‘Pink Protest’ to be held at University of Cape Town

Illustrated rainbow pride flag on a white background.

Student activists at the University of Cape Town, South Africa, are planning to stage an anti-homophobia protest today after a symbolic ‘pink closet’ sculpture intended to highlight the effects of homophobia was burnt down.

The bright pink closet was erected in the university’s Jameson Plaza for the launch of Pink Week, and was set ablaze on Monday, after having been on display for less than 12 hours. The closet had previously been displayed in 2007, when it was defaced with graffiti.

The Pink Week campaign is hosted by the university and Rainbow UCT, which is run by an LGBTI student group to celebrate and raise awareness of sexual diversity.

Speaking to Cape Times, Dylan Jack van Vuuren, chairman of Rainbow UCT, said the closet had been left in its burnt-out state to highlight prejudice on campus.

Mr van Vuuren said: “We request that university management, including Campus Protection Services, acknowledges that this is a hate crime and an indication of a larger problem found within the UCT community and broader South African society, which needs to be addressed.”

The Rainbow UCT plan to gather at the Rondebosch campus this afternoon with a banner declaring “Gay Rights are Human Rights”. They will then proceed to deliver a memorandum to university management.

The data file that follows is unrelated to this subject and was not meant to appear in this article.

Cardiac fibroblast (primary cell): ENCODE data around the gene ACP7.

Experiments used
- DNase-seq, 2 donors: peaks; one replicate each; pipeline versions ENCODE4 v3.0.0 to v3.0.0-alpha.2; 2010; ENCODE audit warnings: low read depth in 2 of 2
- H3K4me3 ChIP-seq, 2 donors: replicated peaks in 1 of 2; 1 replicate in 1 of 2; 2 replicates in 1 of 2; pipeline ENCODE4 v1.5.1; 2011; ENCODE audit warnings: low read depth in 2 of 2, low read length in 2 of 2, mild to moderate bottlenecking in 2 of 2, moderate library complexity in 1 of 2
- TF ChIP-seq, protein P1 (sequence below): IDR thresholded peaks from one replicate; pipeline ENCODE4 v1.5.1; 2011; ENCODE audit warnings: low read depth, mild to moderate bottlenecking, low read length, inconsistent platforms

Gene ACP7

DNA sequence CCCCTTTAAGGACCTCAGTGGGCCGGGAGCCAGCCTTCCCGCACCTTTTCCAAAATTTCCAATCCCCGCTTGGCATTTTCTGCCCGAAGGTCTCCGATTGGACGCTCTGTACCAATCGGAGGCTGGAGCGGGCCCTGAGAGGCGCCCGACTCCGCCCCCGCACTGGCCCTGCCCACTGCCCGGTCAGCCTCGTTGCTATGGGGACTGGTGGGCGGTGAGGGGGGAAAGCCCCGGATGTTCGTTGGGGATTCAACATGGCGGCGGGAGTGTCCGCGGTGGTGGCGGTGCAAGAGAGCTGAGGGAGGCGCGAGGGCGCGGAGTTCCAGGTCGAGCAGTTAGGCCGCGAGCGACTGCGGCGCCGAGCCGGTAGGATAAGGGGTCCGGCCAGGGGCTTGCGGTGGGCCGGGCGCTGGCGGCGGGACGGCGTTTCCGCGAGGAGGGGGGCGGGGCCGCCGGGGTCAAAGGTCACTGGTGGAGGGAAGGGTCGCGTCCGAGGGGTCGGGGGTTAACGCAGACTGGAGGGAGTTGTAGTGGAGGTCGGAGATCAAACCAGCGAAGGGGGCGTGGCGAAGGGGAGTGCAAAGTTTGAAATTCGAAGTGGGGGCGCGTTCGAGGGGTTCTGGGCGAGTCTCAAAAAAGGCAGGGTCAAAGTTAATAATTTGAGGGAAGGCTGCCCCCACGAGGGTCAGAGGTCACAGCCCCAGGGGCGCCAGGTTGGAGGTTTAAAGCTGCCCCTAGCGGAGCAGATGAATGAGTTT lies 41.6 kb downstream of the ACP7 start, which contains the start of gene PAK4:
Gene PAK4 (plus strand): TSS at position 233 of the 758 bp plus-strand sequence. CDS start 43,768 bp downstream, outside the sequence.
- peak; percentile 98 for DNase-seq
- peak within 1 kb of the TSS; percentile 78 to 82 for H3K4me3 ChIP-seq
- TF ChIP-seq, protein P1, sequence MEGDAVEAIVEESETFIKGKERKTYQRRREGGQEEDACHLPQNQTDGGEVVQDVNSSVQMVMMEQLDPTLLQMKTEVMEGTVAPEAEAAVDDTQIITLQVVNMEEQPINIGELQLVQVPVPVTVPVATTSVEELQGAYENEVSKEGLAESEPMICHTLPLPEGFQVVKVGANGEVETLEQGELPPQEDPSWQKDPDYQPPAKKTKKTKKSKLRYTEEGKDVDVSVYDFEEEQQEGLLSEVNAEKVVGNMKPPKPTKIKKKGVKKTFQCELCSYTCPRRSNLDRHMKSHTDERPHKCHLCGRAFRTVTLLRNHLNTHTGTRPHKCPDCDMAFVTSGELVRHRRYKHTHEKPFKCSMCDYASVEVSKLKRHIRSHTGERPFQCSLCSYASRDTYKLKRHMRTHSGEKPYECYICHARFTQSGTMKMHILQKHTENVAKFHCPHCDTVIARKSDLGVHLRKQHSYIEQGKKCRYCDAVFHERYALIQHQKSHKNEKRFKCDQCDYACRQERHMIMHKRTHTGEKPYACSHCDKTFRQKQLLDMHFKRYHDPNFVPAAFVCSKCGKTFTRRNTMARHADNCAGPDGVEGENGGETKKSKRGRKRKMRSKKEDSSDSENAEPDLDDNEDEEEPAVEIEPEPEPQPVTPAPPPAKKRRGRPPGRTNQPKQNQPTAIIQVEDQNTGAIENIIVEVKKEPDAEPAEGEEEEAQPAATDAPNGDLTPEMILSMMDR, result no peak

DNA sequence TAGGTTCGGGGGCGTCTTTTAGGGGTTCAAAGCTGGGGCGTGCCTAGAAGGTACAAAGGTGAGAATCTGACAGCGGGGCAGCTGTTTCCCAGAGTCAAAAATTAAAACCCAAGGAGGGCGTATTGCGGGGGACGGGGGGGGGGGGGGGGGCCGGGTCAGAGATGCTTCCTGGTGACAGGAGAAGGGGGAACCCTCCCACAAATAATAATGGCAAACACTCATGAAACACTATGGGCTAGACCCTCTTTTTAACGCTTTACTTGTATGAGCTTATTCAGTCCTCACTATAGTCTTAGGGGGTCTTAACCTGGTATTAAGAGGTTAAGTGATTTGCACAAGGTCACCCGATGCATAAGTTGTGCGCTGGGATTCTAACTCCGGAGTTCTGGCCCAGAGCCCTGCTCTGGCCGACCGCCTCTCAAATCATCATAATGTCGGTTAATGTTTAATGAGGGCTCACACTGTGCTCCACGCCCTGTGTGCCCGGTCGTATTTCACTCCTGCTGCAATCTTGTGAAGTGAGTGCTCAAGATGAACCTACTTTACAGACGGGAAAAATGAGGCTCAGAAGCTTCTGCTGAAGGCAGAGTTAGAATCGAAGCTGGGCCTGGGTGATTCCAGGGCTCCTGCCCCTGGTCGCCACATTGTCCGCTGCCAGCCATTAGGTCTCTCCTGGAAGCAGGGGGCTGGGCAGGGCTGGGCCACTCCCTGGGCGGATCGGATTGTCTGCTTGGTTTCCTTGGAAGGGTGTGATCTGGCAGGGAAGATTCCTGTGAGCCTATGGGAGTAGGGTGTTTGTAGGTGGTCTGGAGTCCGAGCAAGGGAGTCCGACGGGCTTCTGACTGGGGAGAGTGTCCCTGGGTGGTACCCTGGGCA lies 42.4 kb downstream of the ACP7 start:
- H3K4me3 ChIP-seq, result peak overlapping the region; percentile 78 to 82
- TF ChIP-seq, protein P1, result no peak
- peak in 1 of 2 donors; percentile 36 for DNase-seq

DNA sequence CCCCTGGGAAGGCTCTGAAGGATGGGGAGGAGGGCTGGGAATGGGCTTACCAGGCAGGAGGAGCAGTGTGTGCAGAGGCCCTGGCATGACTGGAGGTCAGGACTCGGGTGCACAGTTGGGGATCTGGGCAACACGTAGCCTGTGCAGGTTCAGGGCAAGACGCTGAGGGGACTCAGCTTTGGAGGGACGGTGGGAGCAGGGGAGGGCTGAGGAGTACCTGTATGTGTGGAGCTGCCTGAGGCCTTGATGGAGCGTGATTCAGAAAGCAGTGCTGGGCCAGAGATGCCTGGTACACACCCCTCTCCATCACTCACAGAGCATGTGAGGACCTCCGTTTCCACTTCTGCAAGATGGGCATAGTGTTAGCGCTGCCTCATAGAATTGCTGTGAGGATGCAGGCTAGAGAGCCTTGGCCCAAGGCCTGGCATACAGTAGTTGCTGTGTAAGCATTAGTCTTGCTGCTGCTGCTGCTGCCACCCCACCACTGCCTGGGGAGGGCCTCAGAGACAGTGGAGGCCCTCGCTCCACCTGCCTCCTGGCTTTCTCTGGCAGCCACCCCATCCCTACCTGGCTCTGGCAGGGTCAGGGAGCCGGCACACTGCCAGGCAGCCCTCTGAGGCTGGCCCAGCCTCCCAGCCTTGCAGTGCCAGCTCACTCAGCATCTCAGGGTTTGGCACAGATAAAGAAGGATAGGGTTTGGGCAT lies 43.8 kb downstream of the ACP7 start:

Campus authorities have opened a case of destruction of property, but there have been no arrests reported so far.

In a statement, Mr van Vuuren said: “The remains of the Closet have remained in position for the duration of Pink Week, and have been integrated into somewhat (sic) of an art installation designed to memorialise those who have suffered injustices and lost their lives at the hands of homophobia.”

He added that friends of the society had sent flowers and a new metal closet had been erected as a symbol of the community’s strength.

Rainbow UCT said the message they wished to send with their planned protest was that hatred, regardless of whether it occurred within the campus boundaries or on a national level, was not to be condoned.